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Political Participation. A passive citizenry?. Political Participation. ``actions undertaken by ordinary citizens that are intended, directly or indirectly, to influence the selection of government personnel and/or the policy decisions they make”. In Liberal Democracies.

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political participation

Political Participation

A passive citizenry?

political participation2
Political Participation
  • ``actions undertaken by ordinary citizens that are intended, directly or indirectly, to influence the selection of government personnel and/or the policy decisions they make”
in liberal democracies
In Liberal Democracies
  • Voting in elections is only one of the activities of political participation.
  • Institutional context, especially the party system, has a clear impact on electoral or other forms of political participation.
totalitarian model of political participation
Totalitarian Model of Political Participation
  • Citizens were involved in politics only when mobilized by the party-state to implement policies already made.
  • The author of ``Political Participation in the USSR" (1979) suggested that his book might as well be subtitled ``How and why do Soviet politics involve the people?"
in mainland china
In Mainland China
  • From ``mobilized” political participation to ``optional” political participation”
political participation in communist china 1967
``Political Participation in Communist China” (1967)
  • ``mass line” emphasizes direct contact between cadres and masses as the surest means of eliciting popular participation and keeping political leaders in touch with popular demands
  • In broadest terms, Communist mobilization of the masses has politicized an apolitical population.
citizens and groups in contemporary china 1987
``Citizens and Groups in Contemporary China” (1987)
  • ``Chinese citizens do in fact regularly pursue their interests with a repertoire of tactics tailored to these constraints”
political participation in rural china 1988
``Political Participation in Rural China” (1988)
  • In general, males, with ``good" class origins and some education, who were strong, skilled, and in their working prime, participated at higher rates.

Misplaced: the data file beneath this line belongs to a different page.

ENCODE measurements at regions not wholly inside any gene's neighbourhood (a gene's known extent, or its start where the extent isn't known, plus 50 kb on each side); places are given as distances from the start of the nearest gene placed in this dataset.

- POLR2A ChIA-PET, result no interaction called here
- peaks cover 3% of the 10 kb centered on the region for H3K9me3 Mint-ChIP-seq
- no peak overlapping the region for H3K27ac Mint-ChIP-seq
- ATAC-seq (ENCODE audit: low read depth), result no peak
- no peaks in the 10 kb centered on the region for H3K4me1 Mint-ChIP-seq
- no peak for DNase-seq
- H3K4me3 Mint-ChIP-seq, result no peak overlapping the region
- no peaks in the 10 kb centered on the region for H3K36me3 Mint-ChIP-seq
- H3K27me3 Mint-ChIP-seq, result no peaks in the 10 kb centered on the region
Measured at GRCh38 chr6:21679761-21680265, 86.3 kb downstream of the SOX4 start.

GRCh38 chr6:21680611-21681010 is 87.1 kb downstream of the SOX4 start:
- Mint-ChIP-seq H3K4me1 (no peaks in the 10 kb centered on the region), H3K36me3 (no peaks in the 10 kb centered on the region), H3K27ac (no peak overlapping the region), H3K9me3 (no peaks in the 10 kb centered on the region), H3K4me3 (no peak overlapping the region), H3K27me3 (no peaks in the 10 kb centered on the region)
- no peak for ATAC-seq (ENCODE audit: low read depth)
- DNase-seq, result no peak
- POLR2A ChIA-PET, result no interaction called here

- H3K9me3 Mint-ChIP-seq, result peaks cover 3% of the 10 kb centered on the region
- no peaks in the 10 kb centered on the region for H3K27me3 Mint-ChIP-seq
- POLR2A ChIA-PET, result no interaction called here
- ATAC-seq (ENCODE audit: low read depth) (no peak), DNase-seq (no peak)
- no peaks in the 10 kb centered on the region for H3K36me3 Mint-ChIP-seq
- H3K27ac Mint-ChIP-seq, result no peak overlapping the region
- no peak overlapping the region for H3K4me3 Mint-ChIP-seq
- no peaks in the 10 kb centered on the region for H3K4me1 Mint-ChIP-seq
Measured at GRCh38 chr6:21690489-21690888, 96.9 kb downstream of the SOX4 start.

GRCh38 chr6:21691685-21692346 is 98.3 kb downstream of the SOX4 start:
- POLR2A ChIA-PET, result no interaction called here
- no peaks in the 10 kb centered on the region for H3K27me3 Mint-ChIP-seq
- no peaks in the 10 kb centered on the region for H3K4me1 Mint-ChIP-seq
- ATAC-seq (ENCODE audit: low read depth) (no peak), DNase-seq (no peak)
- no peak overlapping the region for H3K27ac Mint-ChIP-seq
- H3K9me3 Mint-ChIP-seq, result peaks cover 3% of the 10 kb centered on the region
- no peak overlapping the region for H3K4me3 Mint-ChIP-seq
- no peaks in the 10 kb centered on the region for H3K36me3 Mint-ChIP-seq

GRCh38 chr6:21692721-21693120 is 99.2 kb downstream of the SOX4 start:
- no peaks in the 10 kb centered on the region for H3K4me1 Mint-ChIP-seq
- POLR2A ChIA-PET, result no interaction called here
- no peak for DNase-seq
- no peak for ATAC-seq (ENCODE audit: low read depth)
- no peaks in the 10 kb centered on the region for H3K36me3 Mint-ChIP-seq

participatory activities in mainland china
Participatory Activities in Mainland China
  • Some common political activities in a democracy, such as donations for opposition parties or voting for government leaders, do not exist.
  • Other forms of activities, like reporting to the ``letters and visits offices" or utilizing patron-client relations, would be rare in a liberal democracy.
  • Complain through the bureaucratic hierarchy
  • Complain through political organizations
  • Complain through the trade unions
  • Complain through deputies to local people’s congresses
adversarial activities
Adversarial activities
  • Write letters to newspaper editors
  • Write letters to government officials at higher levels
  • Complain through the ``letters and visits” bureaus
  • Use connections
  • Send gifts to bureaucrats in exchange for help
  • Slow-down on the job
  • Whip up public opinion in work units against leaders
  • Organize a group of people to fight against leaders
  • Strike
  • Participate in demonstration
  • Sue bureaucrats in court
political participation in beijing shi 1999
Political Participation in Beijing (Shi 1999)
  • Peculiarities about Beijing:
    • Capital of the PRC
    • Per capita GDP US$3,060 (2001)
    • 61 institutions of higher education, with total enrollment of 340,000
    • 2,328,000 residents have had at least some college education
    • 1.28 million CCP members
explanatory variables of political participation
Explanatory variables of political participation
  • Education
  • Political interest
  • Political efficacy
  • Political knowledge
  • Civic skills
  • Party mobilization
political efficacy
Political efficacy
  • Internal efficacy: beliefs about one’s own competence to understand and participate in politics
  • External efficacy: beliefs about the responsiveness of governmental authorities and institutions to citizen demands
shi s findings in beijing
Shi’s findings in Beijing
  • General level of education increased from 1988 to 1996
  • People became more concerned with politics and governmental affairs
  • Internal efficacy became stronger
  • Frequency and intensity of political activism increased
shi s findings in beijing20
Shi’s findings in Beijing
  • Both adversarial activities and protest increased substantially between 1988 and 1996
  • Government activity and education became increasingly important in influencing the level and intensity of political participation
shi 1999 s conclusion
Shi (1999)’s Conclusion
  • Beijing residents have become more politically sophisticated and more assertive in the articulation of their interests
compared with tw hk
Compared with TW & HK
  • traditional orientation
    • moral government
    • moral leader
    • state precedes over individual
    • elitism (better educated)
    • paternalism
    • stability above pluralism
traditional orientation
Traditional orientation
  • People with traditional orientation tend to be:
    • less educated
    • older
    • living in villages and towns
    • employed in blue-collar jobs
  • fairly consistent across the 3 societies
effect on political participation
Effect on political participation
  • education is a most important factor
  • the impact of political interest is far more pronounced in TW & HK
  • Party membership in ML
  • HK: more individually-based
  • traditional orientation has the least influence